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Zoomorphology

, Volume 110, Issue 2, pp 105–114 | Cite as

Functional morphology and movements of the proboscis of Lepidoptera (Insecta)

  • Harald W. Krenn
Article

Summary

The mouthparts of Lepidoptera were investigated in a number of species by morphological and cinematographical methods. Both the galeae (which compose the proboscis) and the basal maxillary components (stipites) were studied in the resting position, in motion, and during feeding. In the resting position the proboscis is coiled so tightly that the surfaces of the consecutive coils are in close contact and the outermost coil touches the ventral side of the head. Cuticular processes of the galeal wall interlock between the coils in this position. In the investigated species they occur on the galeal wall and on the ventral side of the head in varying number and distribution. By the extension of the basal galeal joint, the coiled proboscis is released from its resting position and is elevated continuously. It uncoils in 3–5 steps which effect the entire length simultaneously. Each uncoiling step occurs synchronously with a compression of the stipital tubes on either side of the body. These compression movements pump hemolymph into the galeae. In all investigated Lepidoptera the uncoiled proboscis shows a distinct downward bend at a certain point which is also detectable in anaesthetized or freshly killed animals in some species. This feeding position and the movements of the uncoiled proboscis are similar in all species despite the intrinsic galeal muscles being variously arranged in the galeal lumen in different Lepidoptera. When comparing cross-sections through corresponding regions of coiled and uncoiled proboscises, the curvatures of the dorsal galeal walls remain unchanged. Coiling of the proboscis starts at the tip and progresses to the base. After coiling the proboscis tightly beneath the head, the diameter of the spiral widens due to its elastic properties until the proboscis props itself against the ventral side of the head. This elastic effect combined with the interlocking cuticular processes seems to be responsible for the resting position of the proboscis.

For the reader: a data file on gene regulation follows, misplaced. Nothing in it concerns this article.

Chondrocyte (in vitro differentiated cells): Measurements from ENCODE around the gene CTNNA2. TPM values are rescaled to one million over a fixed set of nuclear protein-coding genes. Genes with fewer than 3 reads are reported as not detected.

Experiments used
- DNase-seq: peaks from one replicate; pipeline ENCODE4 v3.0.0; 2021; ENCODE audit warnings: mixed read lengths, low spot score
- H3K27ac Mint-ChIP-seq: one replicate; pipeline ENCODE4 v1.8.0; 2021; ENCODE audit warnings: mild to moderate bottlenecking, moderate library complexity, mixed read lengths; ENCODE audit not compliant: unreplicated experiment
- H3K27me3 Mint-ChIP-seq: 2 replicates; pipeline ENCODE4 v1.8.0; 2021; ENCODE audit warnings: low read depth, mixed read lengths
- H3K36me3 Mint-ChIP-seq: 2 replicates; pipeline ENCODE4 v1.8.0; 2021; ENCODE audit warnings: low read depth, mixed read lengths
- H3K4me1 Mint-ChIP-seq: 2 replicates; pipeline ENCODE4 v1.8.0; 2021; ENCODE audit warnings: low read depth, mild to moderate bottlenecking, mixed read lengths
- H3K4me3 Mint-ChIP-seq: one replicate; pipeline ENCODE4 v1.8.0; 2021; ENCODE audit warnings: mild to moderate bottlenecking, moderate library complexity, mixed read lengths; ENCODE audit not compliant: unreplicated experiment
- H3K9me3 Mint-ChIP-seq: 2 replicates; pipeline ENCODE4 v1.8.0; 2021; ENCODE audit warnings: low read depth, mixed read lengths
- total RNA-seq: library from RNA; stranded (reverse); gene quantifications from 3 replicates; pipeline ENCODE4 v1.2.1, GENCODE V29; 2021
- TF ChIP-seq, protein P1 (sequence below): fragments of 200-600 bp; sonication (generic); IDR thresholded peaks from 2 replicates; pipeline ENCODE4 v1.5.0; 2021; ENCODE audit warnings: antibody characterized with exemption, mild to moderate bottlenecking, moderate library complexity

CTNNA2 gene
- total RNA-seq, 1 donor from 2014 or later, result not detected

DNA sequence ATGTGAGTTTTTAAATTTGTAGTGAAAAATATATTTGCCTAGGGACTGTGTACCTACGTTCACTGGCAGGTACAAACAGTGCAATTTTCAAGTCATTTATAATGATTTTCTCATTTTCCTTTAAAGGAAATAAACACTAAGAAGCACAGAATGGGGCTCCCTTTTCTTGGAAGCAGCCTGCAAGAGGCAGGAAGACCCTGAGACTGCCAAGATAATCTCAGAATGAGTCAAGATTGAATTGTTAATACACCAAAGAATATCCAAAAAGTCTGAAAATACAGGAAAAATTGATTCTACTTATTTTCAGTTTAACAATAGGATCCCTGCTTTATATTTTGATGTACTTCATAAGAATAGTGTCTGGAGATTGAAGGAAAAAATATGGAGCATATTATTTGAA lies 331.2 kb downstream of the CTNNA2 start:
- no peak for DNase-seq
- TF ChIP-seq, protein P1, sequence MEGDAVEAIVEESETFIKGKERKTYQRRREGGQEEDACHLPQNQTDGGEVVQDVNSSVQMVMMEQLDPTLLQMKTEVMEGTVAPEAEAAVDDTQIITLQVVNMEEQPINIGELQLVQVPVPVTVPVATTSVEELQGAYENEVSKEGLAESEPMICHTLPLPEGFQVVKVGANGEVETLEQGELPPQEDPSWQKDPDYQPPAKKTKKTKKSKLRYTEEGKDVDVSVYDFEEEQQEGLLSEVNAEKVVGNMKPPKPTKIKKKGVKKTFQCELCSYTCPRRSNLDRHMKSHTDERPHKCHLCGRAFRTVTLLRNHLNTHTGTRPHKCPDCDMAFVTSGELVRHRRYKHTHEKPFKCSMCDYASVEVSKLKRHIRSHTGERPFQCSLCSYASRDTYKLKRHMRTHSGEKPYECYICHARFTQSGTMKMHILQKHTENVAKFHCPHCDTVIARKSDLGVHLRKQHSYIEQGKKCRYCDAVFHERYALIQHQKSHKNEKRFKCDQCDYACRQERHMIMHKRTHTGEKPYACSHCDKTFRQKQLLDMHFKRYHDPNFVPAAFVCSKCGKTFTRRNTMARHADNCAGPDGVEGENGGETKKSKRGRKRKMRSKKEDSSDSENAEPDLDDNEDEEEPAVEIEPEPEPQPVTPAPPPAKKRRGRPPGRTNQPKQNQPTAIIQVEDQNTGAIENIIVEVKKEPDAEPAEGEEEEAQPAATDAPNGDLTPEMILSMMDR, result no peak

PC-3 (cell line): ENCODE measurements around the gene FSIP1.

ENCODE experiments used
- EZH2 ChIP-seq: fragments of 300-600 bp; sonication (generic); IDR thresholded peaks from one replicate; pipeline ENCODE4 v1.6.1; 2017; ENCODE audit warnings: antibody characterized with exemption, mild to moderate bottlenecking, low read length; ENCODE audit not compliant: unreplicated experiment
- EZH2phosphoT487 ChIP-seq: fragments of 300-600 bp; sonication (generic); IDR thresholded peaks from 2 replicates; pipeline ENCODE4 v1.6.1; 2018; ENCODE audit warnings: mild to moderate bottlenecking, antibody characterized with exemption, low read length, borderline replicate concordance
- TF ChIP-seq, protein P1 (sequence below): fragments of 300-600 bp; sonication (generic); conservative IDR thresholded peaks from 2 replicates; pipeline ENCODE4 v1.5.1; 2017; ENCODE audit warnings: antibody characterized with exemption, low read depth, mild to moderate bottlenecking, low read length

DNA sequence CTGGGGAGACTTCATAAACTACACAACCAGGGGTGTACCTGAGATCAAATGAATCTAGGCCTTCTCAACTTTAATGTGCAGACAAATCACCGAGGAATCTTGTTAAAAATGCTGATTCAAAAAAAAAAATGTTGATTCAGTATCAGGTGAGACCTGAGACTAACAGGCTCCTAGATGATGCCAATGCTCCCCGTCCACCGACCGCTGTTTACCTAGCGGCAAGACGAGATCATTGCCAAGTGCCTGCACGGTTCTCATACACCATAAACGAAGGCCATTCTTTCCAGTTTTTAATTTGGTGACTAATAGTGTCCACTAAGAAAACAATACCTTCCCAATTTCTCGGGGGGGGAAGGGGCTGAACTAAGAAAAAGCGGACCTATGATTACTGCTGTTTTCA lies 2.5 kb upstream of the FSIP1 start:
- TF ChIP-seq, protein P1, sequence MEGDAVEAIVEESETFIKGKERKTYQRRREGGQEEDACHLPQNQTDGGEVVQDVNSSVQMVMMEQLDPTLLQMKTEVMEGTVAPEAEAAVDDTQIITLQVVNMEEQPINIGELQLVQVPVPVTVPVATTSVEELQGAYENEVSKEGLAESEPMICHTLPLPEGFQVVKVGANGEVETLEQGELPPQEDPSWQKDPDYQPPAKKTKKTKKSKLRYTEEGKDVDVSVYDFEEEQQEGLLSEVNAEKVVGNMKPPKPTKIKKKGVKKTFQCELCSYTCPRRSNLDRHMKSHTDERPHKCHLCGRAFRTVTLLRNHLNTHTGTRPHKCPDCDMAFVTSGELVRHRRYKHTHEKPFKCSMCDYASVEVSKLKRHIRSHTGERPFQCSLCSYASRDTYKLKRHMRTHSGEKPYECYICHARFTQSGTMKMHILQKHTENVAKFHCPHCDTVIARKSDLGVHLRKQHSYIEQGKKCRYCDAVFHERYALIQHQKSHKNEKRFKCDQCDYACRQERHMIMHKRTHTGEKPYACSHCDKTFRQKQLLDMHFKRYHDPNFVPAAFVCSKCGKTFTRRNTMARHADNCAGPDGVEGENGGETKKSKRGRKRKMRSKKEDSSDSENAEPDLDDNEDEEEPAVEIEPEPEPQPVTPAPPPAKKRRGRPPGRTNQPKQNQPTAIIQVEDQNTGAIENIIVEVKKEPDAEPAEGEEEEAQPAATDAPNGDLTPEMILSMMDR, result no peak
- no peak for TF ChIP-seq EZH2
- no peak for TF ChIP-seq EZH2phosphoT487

Keywords

Developmental Biology Elastic Property Close Contact Entire Length Ventral Side 
These keywords were added by machine and not by the authors. This process is experimental and the keywords may be updated as the learning algorithm improves.

Abbreviations

an

antenna

bre

bend region

ca

cardo

ci

cibarium

cl

clypeus

co

complex eye

cp

cuticular process

dre

distal region

esm

external tentoriostipital muscle

fc

food canal

fst

flat part of the stipes

ga

galea

hs

horizontal septum

igm

intrinsic galeal muscles

ism

internal tentoriostipital muscle

la

labium

lap

labial palpus

lr

labrum

mxp

maxillary palpus

ne

nerve

pi

pilifer

pom

primary oblique galeal muscles

pr

proboscis

pre

proximal region

sa

salivarium

se

sensillum

som

secondary oblique galeal muscles

st

stipes

stl

stipital lamella

te

tentorium

tr

trachea

tst

tubular part of the stipes

vm

ventral membrane

vs

vertical septum

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Copyright information

© Springer-Verlag 1990

Authors and Affiliations

  • Harald W. Krenn
    • 1
  1. 1.Zoologisches InstitutUniversität WienWienAustria

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